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  • Writer's pictureStuart Sheldon

Are Your Nipples Magic?

“Daddy, do babies have tiny nipples?” my 4-yo, Bodhi, asked me, lounging in a fresh pair of PJs.

“Yes,” I answered from the couch, flipping through a magazine. His thumb hovered just above his full lips, as he continued, “Do 2-yr-olds have bigger nipples than babies?” “Yes,” I said. “Do 3-yr-olds have bigger nipples than 2-yr-olds?” “Yes.” “Do 4-yr-olds have bigger nipples than 3-yd-olds?” This earnest line of inquiry continued through 11-yr-olds, at which point, I believe my son had cracked the code on the relative size of human teats.

Unfiltered curiosity is the superpower of young kids. It opens any doors and defies all protocol.

Bodhi recently walked up to an obese man in a wheelchair and asked him straight away, “How did you get so fat?” The man waved off my mortified apologies, leaned down and said, “You know how your Mommy tells you not to eat potato chips and candy and to eat healthy snacks instead?” “Like carrots?” Bodhi asked. “Yes, like carrots. That’s what you should do. I didn’t do that,” the man admitted readily.

I am confident this exchange was enjoyed and appreciated equally by the fat man and the skinny boy, for 2 reasons:

1. We appreciate unfiltered honesty, in both questions and answers. 2. We love to witness the seeds of knowledge being collected, sorted and planted by children.

Nice Fro, Bro, acrylic, paper on canvas, 36"x48", 2005, Stuart Sheldon

Nice Fro, Bro, acrylic, paper on canvas, 36″x48″, 2005, Stuart Sheldon

The Radical Honesty of children is a theme I come back to again and again. Because, when it comes to effective communication, that is where we adults so often fall short.

We dance around our issues. Hint at our intentions. And guess at the meanings of the answers we receive. Our young ones are unashamed to ask exactly what it is they wish to know, and to continue asking until they understand. The result is that they obtain the precise information they seek. And they listen intently to the answers we provide, often citing them months or years later, when we least expect. I am awed by their retention.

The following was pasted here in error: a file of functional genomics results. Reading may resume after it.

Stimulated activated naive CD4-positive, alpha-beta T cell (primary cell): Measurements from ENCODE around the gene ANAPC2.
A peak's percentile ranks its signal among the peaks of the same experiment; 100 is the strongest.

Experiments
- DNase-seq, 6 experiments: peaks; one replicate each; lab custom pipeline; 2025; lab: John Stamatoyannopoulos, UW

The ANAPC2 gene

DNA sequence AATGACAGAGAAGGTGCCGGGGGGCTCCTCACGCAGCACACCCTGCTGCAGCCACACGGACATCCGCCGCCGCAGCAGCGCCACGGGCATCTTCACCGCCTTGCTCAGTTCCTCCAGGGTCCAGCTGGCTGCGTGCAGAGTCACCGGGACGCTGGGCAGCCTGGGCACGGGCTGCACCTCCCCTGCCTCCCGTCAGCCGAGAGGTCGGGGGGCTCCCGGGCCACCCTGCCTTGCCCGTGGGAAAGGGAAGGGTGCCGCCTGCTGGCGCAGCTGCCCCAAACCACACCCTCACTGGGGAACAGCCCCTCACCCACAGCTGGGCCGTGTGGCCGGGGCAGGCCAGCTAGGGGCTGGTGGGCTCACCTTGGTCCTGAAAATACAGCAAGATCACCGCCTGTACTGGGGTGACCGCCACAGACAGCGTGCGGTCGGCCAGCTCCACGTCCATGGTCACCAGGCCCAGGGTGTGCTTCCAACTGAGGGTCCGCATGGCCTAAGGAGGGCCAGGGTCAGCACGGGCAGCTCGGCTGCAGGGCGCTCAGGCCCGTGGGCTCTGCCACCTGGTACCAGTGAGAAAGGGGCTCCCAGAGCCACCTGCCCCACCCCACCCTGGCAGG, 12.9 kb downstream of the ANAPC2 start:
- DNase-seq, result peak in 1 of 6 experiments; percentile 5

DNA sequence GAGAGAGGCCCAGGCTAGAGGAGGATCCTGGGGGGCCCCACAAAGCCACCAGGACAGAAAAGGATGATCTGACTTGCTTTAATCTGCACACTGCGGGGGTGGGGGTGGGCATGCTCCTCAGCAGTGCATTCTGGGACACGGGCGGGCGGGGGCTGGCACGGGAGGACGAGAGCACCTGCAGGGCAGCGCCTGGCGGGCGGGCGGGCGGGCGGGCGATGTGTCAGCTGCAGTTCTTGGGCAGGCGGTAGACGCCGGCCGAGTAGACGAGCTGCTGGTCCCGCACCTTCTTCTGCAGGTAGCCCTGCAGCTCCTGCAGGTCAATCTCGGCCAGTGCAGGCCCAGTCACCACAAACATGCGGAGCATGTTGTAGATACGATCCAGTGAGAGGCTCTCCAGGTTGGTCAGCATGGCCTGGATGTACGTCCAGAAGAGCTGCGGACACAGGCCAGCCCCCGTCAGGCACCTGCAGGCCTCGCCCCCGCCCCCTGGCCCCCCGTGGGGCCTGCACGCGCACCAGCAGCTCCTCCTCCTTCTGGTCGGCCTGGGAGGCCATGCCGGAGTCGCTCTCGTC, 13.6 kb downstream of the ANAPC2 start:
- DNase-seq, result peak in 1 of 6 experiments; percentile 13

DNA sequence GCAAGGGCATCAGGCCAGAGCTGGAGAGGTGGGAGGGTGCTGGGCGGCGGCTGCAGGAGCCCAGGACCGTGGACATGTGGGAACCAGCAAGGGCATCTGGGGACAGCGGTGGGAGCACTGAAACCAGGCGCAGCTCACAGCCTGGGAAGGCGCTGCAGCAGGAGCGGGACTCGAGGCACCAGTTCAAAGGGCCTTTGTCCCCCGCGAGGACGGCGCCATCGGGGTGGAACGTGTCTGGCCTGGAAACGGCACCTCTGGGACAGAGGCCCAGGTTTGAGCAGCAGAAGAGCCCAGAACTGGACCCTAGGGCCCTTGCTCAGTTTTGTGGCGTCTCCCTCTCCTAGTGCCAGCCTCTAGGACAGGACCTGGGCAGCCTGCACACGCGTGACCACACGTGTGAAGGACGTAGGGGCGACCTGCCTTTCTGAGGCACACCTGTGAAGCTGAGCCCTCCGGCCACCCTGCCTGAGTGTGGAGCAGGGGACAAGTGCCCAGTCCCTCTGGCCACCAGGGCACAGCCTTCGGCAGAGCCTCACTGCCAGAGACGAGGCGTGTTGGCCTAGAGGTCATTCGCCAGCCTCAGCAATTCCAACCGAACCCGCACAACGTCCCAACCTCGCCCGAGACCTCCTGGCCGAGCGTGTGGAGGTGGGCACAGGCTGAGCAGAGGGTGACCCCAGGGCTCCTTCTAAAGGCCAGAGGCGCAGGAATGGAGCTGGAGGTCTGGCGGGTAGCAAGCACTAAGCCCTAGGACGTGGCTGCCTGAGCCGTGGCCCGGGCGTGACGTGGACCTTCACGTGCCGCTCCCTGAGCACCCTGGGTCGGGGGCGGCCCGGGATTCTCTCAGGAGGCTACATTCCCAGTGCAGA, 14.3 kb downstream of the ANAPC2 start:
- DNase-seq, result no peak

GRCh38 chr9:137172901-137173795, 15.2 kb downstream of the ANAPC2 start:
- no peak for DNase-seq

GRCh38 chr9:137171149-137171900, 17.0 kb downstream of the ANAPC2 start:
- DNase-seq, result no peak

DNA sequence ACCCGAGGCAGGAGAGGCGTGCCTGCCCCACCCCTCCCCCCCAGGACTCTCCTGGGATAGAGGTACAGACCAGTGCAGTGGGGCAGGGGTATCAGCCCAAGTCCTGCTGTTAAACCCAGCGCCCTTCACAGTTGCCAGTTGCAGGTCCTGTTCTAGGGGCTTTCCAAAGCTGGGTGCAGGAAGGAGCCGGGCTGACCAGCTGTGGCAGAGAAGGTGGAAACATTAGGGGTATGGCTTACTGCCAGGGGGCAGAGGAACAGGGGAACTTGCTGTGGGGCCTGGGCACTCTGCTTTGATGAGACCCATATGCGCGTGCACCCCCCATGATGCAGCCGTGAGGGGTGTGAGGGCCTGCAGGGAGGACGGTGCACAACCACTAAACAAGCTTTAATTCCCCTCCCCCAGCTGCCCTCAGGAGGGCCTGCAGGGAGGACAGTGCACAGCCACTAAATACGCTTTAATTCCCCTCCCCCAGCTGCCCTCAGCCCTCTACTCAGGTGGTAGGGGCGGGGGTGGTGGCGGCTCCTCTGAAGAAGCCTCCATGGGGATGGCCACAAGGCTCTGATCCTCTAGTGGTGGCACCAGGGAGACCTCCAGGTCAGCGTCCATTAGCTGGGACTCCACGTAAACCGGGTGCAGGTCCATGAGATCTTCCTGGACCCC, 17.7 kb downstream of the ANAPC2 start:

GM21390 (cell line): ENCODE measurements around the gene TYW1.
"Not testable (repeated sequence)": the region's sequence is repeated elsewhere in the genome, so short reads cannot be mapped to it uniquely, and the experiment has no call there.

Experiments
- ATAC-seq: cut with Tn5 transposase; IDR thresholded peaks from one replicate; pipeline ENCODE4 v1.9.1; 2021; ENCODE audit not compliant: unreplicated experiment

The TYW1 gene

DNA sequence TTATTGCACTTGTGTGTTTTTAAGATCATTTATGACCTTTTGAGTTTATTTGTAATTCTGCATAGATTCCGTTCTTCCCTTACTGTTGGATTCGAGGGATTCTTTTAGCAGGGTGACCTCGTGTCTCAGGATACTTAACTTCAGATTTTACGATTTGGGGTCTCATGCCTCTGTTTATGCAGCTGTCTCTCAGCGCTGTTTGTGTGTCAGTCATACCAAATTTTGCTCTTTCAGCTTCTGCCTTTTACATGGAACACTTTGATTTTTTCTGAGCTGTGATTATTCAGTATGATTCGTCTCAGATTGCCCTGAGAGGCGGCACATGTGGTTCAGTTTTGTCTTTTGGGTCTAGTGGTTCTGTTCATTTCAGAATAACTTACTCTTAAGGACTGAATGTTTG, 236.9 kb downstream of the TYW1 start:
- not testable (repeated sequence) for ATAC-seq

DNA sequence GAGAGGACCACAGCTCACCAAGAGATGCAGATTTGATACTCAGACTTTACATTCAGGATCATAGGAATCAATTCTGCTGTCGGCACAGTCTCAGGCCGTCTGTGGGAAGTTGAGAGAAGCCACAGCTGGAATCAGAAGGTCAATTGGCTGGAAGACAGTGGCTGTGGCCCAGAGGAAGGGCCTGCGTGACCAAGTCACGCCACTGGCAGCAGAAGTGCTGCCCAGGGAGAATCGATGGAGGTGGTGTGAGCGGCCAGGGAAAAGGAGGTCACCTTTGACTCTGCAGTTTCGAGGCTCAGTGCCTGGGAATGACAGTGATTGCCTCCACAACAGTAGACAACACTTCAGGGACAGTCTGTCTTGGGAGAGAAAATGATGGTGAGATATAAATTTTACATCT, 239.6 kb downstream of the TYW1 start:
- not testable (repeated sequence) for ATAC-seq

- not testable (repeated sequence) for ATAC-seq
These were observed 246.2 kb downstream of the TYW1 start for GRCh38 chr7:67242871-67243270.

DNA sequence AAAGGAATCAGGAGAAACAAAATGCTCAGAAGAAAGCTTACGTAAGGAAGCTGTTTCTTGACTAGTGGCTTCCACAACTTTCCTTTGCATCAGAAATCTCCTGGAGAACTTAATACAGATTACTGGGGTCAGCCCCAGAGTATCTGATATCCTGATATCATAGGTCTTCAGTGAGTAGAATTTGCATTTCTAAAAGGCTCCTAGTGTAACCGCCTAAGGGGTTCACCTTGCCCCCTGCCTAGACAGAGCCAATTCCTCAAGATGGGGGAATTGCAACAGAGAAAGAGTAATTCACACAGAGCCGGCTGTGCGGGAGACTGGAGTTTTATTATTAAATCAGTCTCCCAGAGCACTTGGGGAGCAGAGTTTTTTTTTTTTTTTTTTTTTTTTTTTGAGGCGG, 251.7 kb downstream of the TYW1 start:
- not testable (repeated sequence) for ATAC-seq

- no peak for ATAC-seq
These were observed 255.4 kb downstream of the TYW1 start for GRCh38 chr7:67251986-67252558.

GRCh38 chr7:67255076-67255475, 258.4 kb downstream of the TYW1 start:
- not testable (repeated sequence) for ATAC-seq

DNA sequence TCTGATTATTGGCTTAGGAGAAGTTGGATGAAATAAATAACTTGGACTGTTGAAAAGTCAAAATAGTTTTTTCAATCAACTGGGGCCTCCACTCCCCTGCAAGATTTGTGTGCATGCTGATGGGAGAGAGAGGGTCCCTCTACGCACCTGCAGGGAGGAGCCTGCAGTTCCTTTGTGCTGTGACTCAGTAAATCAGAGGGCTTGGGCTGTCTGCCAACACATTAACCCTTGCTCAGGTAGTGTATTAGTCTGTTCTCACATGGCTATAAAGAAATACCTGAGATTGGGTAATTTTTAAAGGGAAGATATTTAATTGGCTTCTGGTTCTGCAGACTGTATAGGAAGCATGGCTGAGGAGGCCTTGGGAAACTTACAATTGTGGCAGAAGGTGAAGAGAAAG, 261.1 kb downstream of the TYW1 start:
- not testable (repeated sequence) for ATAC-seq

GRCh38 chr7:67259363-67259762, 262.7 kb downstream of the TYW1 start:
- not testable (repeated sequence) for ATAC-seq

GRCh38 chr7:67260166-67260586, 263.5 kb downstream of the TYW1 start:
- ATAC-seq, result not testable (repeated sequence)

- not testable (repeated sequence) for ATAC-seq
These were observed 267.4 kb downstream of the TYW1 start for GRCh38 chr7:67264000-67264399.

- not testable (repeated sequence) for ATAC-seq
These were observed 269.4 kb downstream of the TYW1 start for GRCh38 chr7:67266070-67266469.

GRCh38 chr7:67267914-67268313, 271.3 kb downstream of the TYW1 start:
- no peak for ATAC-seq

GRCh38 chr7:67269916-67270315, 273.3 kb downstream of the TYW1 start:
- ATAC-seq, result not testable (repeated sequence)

Same goes for observations; they call it like they see it. And help us see ourselves more truthfully. 

Nothing is off limits: our blemishes, our genitals, various patches of hair, morning breath, who is nice, who is scary, how people “get dead.”

I cannot get enough of this unbridled commentary, and I know I will miss it when our kids get older and self-consciousness infiltrates their being. 

And, for all of the less than decorous comments, their gung-ho minds also grace us with random tender pronouncements and acts of kindness. Day before yesterday, Bodhi blurted through a mouthful of spaghetti, “Mommy, I think I’m gonna be too shy to marry someone.” Recently, our 6-yo orchestrated a surprise I Love You party for his mother. He instructed me very precisely. And, for no reason at all one morning, Jodi woke to a house full of balloons and a trail of freshly picked plumeria from the bedroom to the kitchen, where our boy insisted I make her an omelet. Needless to say, mommy was floored (as was daddy by the mere notion).

The lessons here are fundamental: be ever curious, thoughtful, inquisitive, spontaneous, incisive and forthright. It serves our kids well for a reason.

So, yes, Bodhi, babies do have tiny nipples. And it is amazing how they get bigger and bigger as the baby grows. And it’s even more amazing that one day, if the baby is a girl, she can grow up and have her own baby. And that new baby will magically get food from her mommy’s nipple, which will have grown quite a bit since she was a baby.

You asked a fine question, son. Please keep asking.   

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